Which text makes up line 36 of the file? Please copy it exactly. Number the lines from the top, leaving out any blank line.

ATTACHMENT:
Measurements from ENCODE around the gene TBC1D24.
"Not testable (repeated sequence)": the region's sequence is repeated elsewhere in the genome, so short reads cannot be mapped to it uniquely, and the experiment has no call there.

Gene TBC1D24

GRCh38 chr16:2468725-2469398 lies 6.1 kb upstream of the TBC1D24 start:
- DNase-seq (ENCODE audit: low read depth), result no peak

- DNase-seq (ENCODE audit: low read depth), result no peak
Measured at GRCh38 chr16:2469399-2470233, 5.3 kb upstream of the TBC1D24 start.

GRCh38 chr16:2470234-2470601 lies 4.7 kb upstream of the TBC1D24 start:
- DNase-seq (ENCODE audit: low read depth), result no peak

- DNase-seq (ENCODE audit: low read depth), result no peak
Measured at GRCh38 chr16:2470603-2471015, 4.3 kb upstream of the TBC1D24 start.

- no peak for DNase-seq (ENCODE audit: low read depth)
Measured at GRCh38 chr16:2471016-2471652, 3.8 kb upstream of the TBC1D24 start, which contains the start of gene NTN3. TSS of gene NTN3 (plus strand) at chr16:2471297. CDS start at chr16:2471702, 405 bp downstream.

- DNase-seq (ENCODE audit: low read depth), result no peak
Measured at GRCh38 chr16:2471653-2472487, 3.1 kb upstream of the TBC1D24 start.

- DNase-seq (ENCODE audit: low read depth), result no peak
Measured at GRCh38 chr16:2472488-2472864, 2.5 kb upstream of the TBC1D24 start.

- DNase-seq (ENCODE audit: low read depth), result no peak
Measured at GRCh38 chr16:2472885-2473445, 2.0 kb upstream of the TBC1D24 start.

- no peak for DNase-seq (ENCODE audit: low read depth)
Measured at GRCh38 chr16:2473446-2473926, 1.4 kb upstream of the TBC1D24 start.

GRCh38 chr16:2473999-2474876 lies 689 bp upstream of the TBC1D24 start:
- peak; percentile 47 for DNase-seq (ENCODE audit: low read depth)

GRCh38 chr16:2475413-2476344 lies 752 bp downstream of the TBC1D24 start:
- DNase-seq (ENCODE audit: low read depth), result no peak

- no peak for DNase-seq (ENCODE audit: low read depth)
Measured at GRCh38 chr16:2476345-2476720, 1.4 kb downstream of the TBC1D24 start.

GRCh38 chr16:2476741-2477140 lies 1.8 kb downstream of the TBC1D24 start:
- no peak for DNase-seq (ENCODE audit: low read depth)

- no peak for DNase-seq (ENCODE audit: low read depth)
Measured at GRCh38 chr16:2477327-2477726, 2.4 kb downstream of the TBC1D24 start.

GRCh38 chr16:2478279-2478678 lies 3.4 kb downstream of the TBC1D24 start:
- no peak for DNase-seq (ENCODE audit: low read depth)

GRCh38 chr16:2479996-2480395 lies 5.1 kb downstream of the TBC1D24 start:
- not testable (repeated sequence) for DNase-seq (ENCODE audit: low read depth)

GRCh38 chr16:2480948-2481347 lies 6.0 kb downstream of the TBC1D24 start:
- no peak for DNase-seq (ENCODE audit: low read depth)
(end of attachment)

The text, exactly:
GRCh38 chr16:2480948-2481347 lies 6.0 kb downstream of the TBC1D24 start: